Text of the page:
Why don't you ask the Obama administration hw he racked up $13.5 Trillion Deficit and what the Dem Congress did to increase the deficit during the last 2 yrs of the Bush admininstration?

This isn't to absolve the Repubs for the predicament we are now in--but where does it stop? The excessive spending with no way to pay for it is leading future generations into a bleak future.
The latest bill Pelosi is supporting could well be paid for from the remaining $ of the Stimulus Bill instead of allowing worthless projects to continue. Do we really need to know how cocaine affects monkeys? or a sidewalk leading to a ditch, or windows for a un-opened building (I am sure you can think of other frivilous expenditures.)
Instead of adding (or borrowing) another $26 billion, let's use the remaining Dollars in the Stimulus that hasn't been spent. If Obama would limit his AF One from touring the country to support Dems, the taxpayer could save a few more $--after all when he was elected, he did say he was the Pres. for all people in the US--now what is it? only the Dems?

August 08 2010 at 7:26 PM Report abuse +10 rate up rate down Reply

Has anyone realized that the Dems owned Congress (House & Senate) in 2006? I find it interesting that no matter what bashing Bush has received from Obama, he has remained a gracious man and kept his opinions to himself. Stand-Up guy.

Now we look forward to the next few months of Obama on vacation and then flying around the country campaigning again--(if his fellow Dems will invite him.)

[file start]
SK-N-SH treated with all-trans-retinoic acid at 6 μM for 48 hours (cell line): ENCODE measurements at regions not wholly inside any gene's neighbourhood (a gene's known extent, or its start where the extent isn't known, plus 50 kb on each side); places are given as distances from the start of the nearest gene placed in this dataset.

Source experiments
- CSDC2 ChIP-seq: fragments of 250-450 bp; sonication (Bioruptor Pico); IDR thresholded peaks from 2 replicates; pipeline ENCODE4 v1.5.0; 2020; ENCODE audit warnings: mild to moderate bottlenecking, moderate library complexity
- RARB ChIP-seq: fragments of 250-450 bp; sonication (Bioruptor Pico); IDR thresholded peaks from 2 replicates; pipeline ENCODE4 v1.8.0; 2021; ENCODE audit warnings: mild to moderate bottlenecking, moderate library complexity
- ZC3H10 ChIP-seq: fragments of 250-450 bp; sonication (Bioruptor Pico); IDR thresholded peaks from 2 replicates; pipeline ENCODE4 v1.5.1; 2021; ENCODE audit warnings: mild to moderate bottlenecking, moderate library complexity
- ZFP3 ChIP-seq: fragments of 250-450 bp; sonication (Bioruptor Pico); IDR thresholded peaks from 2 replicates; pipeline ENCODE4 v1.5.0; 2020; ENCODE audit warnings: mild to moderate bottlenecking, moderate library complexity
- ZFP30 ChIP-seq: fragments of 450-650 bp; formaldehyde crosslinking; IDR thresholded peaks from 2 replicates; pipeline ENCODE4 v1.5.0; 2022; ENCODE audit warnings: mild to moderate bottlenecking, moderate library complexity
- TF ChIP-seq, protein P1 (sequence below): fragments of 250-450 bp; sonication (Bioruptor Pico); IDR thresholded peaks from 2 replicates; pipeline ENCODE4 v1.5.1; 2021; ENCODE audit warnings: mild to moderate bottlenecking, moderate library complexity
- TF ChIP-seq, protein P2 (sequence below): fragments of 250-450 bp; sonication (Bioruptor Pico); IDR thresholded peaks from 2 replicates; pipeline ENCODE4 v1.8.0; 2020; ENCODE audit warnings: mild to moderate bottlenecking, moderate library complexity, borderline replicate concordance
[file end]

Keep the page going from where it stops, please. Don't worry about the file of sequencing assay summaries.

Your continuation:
This man spent 1 yr as a Senator campaigning for Pres. (while the taxpayer paid his Senate salary)and now he will spend the next 2 yrs campaigning again. It's great when all he has to do is read someones words from a teleprompter and lead people into a frenzy. You know how the crecendo of his speeches intensify!!! Meanwhile the taxpayer is funding his travels to campaign. I thought I remember he said he was going to be the Pres. for all people--is he campaigning for any Repub that I don't know about?

August 08 2010 at 6:48 PM Report abuse +13 rate up rate down Reply
1 reply to okitori's comment

actually he has done a great job considering what he has had to deal with...

August 08 2010 at 7:06 PM Report abuse -21 rate up rate down Reply

Obama has a myopic view of his place in the world. He believed what he told voters in the election, but his visions are as unrealistic as his paper thin resume. He is great at running for president, but ill equipped for the real job at hand.
He is revealed in the 19 months he has occupied his current resident.
Perhaps come 2012 he will see the "For Rent" signs on the lawn at 1600 and realize he was not the owner, but only a temporary guest.

August 08 2010 at 6:39 PM Report abuse +19 rate up rate down Reply

The republicans made quite a mess when they controlled things.

August 08 2010 at 6:23 PM Report abuse -26 rate up rate down Reply

johnblack; If obama is doing so much for samll business then why did we need to extend unemployment, or why did we need to give the states 60 billion to keep govenment union employee's?

August 08 2010 at 5:56 PM Report abuse +21 rate up rate down Reply

Obama's position during the mid terms. The safest place for him would be to stay in the white house. Most of the democrats running for reelection are fighting an up hill battle already with out Obama adding an anchor.

August 08 2010 at 4:53 PM Report abuse +18 rate up rate down Reply

This President and his administration should take pride in all they have accomplished.
They have ,without all that much effort, energized a grass roots movement that is now aware, awake,informed and result oriented.
We should all be thankful that a resurgence in God and country will now be played out in November. And the best part...there will be a clear winner and an even clearer loser....we just have to do our part on election day and sit back and watch....kinda makes me feel warm and fuzzy all over...happy days are here again in less than 86 days

August 08 2010 at 4:43 PM Report abuse +14 rate up rate down Reply